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American Black Duck

 

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Common Name: American Black Duck

Scientific Name: Anas rubripes

Nest Type: Scrape

Nest Location: Ground, tree or stump

Clutch Size: 6-12; avg. 8-10

Food: Aquatic invertebrates, seeds, and tubers

Foraging Guild: Dabbler

The American Black Duck is a regular breeding species throughout northeastern Minnesota and an uncommon winter visitor in southeastern parts of the state, particularly at Silver Lake and Black Dog Lake (Janssen 1987). Peak spring migration typically occurs in mid-April, and the bulk of fall migration takes place throughout October (Janssen 1987). Minnesota is on the southwestern edge of the Black Duck's breeding range, which extends north to the shores of Hudson's Bay and east to the Atlantic Coast from North Carolina to the southern edge of the tundra. Wintering birds may migrate to the southern Great Lakes States, or as far south as northern Georgia, Alabama, Louisiana and northeastern Texas (National Geographic Society 1983).

Breeding habitat of the American Black Duck includes a wide variety of riparian forest types, wetlands, and water types free of human disturbance. Fall and winter habitat preferences are similarly broad, including most types of unfrozen water. Larger bodies of water are preferred, however (Spencer 1986). In Minnesota, this species requires wetland habitat which contains adequate emergent vegetation and aquatic invertebrates.

American Black Ducks are considered "dabblers," feeding primarily in shallow fresh and brackish water on invertebrates, small amphibians, seeds and other plant material (Roberts 1932, Spencer 1986). Nestlings and breeding females rely more heavily on aquatic invertebrates than many other dabbling duck species to provide needed protein. Upland feeding sites are used occasionally (Spencer 1986).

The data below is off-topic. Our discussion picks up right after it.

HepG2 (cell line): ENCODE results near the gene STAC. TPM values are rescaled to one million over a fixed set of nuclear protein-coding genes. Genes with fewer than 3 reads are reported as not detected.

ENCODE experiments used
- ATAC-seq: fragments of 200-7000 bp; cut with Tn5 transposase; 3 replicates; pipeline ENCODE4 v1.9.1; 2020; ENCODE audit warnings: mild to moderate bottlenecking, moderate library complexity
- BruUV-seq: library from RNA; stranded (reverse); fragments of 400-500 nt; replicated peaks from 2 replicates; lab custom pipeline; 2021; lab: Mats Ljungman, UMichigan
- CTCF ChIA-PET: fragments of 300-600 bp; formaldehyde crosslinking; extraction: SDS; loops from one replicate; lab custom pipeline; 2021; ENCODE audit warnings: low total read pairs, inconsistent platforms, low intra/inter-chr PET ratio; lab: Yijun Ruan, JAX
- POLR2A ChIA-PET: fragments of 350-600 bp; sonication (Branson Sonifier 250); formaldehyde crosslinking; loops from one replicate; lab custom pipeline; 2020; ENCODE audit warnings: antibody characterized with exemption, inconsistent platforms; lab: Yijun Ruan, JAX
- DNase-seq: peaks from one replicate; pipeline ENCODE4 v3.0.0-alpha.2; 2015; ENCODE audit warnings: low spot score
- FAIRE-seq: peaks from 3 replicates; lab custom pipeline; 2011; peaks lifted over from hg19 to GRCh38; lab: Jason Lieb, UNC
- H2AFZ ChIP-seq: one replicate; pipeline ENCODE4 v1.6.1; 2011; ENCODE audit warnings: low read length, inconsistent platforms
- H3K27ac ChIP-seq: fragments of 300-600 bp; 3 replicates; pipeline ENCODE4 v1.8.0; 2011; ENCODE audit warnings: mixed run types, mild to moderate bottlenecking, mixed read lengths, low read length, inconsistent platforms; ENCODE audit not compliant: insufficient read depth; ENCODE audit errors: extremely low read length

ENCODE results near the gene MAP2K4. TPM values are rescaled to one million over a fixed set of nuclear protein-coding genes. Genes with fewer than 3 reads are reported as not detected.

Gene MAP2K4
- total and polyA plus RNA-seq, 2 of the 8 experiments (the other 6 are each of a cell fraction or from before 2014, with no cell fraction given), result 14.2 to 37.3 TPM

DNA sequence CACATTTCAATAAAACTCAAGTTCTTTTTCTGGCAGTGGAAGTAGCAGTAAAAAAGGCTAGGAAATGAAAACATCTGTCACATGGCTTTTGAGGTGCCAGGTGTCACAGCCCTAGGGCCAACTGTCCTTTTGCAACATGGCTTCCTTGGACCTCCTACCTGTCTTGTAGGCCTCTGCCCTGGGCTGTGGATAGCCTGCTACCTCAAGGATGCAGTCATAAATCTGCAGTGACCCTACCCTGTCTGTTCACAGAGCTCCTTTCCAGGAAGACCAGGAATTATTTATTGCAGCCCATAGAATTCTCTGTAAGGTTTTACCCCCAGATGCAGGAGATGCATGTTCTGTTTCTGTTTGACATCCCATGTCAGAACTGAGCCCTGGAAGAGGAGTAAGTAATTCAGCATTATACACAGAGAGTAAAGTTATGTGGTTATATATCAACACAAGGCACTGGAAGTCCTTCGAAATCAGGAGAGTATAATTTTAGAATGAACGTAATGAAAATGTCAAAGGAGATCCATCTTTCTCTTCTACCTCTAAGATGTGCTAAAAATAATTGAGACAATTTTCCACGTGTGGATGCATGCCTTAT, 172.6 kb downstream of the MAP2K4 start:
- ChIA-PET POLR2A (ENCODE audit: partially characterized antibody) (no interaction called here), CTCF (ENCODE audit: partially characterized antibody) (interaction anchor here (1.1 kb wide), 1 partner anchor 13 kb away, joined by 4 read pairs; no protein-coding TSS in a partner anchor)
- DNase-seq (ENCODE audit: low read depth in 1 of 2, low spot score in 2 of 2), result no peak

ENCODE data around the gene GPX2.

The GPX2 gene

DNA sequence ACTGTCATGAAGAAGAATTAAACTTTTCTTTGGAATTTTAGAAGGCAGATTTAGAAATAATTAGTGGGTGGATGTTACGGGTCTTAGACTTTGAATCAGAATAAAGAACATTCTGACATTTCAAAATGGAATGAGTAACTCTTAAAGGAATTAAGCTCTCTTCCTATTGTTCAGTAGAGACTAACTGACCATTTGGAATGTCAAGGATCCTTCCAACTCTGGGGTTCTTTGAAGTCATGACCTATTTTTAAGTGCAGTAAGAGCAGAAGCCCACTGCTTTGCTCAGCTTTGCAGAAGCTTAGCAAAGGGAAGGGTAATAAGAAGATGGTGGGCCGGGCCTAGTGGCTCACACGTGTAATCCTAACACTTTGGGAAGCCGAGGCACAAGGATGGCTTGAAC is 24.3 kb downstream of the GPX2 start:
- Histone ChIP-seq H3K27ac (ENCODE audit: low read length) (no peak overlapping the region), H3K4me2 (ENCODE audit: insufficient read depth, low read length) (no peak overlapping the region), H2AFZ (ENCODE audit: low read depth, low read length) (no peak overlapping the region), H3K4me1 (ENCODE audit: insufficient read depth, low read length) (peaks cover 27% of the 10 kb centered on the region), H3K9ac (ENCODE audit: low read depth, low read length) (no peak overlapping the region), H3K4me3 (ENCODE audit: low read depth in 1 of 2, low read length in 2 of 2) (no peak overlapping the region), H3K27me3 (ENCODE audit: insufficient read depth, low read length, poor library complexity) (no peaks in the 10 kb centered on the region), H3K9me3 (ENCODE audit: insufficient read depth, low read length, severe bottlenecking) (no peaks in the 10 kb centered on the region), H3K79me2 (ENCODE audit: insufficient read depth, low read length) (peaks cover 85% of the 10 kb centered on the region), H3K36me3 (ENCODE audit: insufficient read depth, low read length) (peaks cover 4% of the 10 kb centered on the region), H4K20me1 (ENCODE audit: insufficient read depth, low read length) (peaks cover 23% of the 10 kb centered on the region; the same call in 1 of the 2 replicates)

Nests are built on the ground, and are typically depressions lined with dry plant material and down. They are usually well hidden near small beaver ponds in grassy areas, wooded wetlands, or the riparian zone of boreal forest (Ehrlich et al. 1988, Cadman et al. 1987). Most nests are within 75 m of water (Spencer 1986). Abandoned nests of raptors and large corvids are occasionally used (Roberts 1932). Nesting in Minnesota occurs from mid-May through late July (Roberts 1932). Eight to ten eggs are usually laid and incubated by the female for 23 to 33 days prior to hatching. The precocial young are ready to fledge 58 to 60 days after hatching (Spencer 1986). Nest predation by American Crow, Herring Gull, Great Black-backed Gull and Red fox have been reported in Ontario (Atlantic Waterfowl Council 1968).

Population declines throughout the U.S. have been linked not only to habitat changes but also to lead poisoning, pesticide use for controlling spruce budworm, acid rain, overhunting (a disproportionately large harvest of young female black ducks may be accelerating population declines), and competition and hybridization with Mallards (Spencer 1986). Habitat alteration may be causing population decreases indirectly by facilitating the range expansion of Mallards which prefer less forested habitats (Cadman et al. 1987). Concern over Black Duck population declines began as early as the middle of this century (Spencer 1986). One nationwide survey indicates a 2% per year decline for the period 1955 to 1983, with present populations estimated at 40% of those at the beginning of the period (Grandy 1983). These population declines have led to listing the species on the Audubon Blue List (1980-1981), and identifying it as a Species of Special Concern in 1982 and 1986 (Ehrlich et al. 1988). In Minnesota, the species has increased by about 2% in the past 25 years (Janssen 1990). However, the sampling efficiency for this species is quite low and it was only observed on 4 routes.